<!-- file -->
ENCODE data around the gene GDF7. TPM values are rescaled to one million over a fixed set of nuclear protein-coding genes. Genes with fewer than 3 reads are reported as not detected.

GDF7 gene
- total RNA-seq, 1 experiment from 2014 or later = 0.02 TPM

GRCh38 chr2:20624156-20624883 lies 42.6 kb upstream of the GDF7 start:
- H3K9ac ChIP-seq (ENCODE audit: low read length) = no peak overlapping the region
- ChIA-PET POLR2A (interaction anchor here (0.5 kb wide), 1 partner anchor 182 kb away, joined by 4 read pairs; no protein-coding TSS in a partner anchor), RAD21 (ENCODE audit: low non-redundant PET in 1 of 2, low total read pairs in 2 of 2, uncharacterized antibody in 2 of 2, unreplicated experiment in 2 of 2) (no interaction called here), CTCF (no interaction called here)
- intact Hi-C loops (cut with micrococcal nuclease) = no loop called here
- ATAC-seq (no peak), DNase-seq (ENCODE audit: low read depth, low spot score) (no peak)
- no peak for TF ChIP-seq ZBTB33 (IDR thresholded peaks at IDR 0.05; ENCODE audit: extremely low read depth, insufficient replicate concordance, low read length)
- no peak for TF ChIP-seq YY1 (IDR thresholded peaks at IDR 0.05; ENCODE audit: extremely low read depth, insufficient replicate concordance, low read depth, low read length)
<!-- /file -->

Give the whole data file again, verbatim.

ENCODE data around the gene GDF7. TPM values are rescaled to one million over a fixed set of nuclear protein-coding genes. Genes with fewer than 3 reads are reported as not detected.

GDF7 gene
- total RNA-seq, 1 experiment from 2014 or later = 0.02 TPM

GRCh38 chr2:20624156-20624883 lies 42.6 kb upstream of the GDF7 start:
- H3K9ac ChIP-seq (ENCODE audit: low read length) = no peak overlapping the region
- ChIA-PET POLR2A (interaction anchor here (0.5 kb wide), 1 partner anchor 182 kb away, joined by 4 read pairs; no protein-coding TSS in a partner anchor), RAD21 (ENCODE audit: low non-redundant PET in 1 of 2, low total read pairs in 2 of 2, uncharacterized antibody in 2 of 2, unreplicated experiment in 2 of 2) (no interaction called here), CTCF (no interaction called here)
- intact Hi-C loops (cut with micrococcal nuclease) = no loop called here
- ATAC-seq (no peak), DNase-seq (ENCODE audit: low read depth, low spot score) (no peak)
- no peak for TF ChIP-seq ZBTB33 (IDR thresholded peaks at IDR 0.05; ENCODE audit: extremely low read depth, insufficient replicate concordance, low read length)
- no peak for TF ChIP-seq YY1 (IDR thresholded peaks at IDR 0.05; ENCODE audit: extremely low read depth, insufficient replicate concordance, low read depth, low read length)